The Particularistic President challenges the notion that presidents are sole stewards of the national interest and provide an important counterbalance to the parochial impulses of members of Congress. Through an examination of a diverse range of policies from disaster declarations, to base closings, to the allocation of federal spending, we show that presidents, like members of Congress, are particularistic. Presidents routinely pursue policies that allocate federal resources in a way that disproportionately benefits their more narrow partisan and electoral constituencies. Concentrating greater power in the executive branch will not necessarily produce better policy outcomes; rather, executive branch politics generate their own form of political inequality.
After the Rubicon challenges the conventional wisdom of congressional irrelevance in military affairs by illuminating the diverse ways in which legislators have influenced the conduct of military affairs from the end of Reconstruction to the present day. Even in politically sensitive wartime environments, individual members of Congress frequently propose legislation, hold investigative hearings, and engage in national policy debates in the public sphere. These actions influence the president’s strategic decisions as he weighs the political costs of pursuing his preferred military course. Marshaling a wealth of quantitative and historical evidence, the book reveals the full extent to which Congress materially shapes the initiation, scope, and duration of major military actions.
The Casualty Gap shows how the most important cost of American military campaigns–the loss of human life–has been paid disproportionately by poorer and less-educated communities since the 1950s. Drawing on a rich array of evidence, including National Archives data on the hometowns of more than 400,000 American soldiers killed in World War II, Korea, Vietnam, and Iraq, this book is the most ambitious inquiry to date into the distribution of American wartime casualties across the nation, the forces causing such inequalities to emerge, and their consequences for politics and democratic governance.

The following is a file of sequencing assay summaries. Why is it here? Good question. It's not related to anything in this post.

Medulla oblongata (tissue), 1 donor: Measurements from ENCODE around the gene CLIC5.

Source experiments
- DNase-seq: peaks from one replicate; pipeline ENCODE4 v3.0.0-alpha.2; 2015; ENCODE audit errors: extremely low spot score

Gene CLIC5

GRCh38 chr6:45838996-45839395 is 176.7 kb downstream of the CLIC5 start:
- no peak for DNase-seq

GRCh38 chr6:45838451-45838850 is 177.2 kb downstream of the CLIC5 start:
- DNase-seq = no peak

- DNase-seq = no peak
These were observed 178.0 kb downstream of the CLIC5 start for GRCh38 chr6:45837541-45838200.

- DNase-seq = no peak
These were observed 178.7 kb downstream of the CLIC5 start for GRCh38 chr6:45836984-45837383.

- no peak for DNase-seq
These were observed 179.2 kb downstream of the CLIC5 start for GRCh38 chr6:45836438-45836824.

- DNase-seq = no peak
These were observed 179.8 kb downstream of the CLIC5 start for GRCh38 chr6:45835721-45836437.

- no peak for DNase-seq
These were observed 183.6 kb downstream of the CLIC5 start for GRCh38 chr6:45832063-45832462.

Self-Interest, Partisanship, and the Conditional Influence of War Taxation on Support for War in the United States (with Breanna Lechase and Rosella Cappella Zielinski). Forthcoming. Conflict Management and Peace Science. 76: 521-534. Supplemental Information Replication Data
Conscription, Inequality, and Partisan Support for War (with Francis Shen). Forthcoming. Journal of Conflict Resolution. Supplemental Information Replication Data
Presidential Particularism and Divide-the-Dollar Politics (with Andrew Reeves). 2015. American Political Science Review. Supplemental Information
Responding to War on Capitol Hill: Battlefield Casualties, Congressional Response, and Public Support for the War in Iraq (with Francis Shen). 2014. American Journal of Political Science. 58: 157-174. Supplemental Information
Investigating the President: Committee Probes and Presidential Approval, 1953-2006 (with Eric Schickler). 2014. Journal of Politics. 76: 521-534. Supplemental Information Replication Data
Reassessing American Casualty Sensitivity: The Mediating Influence of Inequality (with Francis Shen). 2014. Journal of Conflict Resolution. 58: 1174-1201. Supplemental Information Replication Data
Obama's Authorization Paradox: Syria and Congress' Continued Relevance in Military Affairs. 2014. Presidential Studies Quarterly. 44: 309-327.
Responsive Partisanship: Public Support for the Clinton and Obama Health Care Plans (with Andrew Reeves). 2014. Journal of Health Politics, Policy and Law. 39: 717-749.
The Influence of Federal Spending on Presidential Elections (with Andrew Reeves). 2012. American Political Science Review. 106: 348-66. Supplemental Information
How Citizens Respond to Combat Casualties: The Differential Impact of Local Casualties on Support for the War in Afghanistan (with Francis Shen). 2012. Public Opinion Quarterly. 76: 761-770. Supplemental Information
The Variance of Presidential Approval (with Liam Schwartz). 2009. British Journal of Political Science. 39: 609-631.
Divided Government and Congressional Investigations (with Liam Schwartz). 2008. Legislative Studies Quarterly. 33: 295-321.
Dynamics of Vice Presidential Selection (with Mark Hiller). 2008. Presidential Studies Quarterly. 38: 401-421.
Iraq Casualties and the 2006 Senate Elections (with Francis Shen). 2007. Legislative Studies Quarterly. 32: 507-530.
World War II and the Variance of Presidential Approval. 2006. Public Opinion Quarterly. 70: 23-47.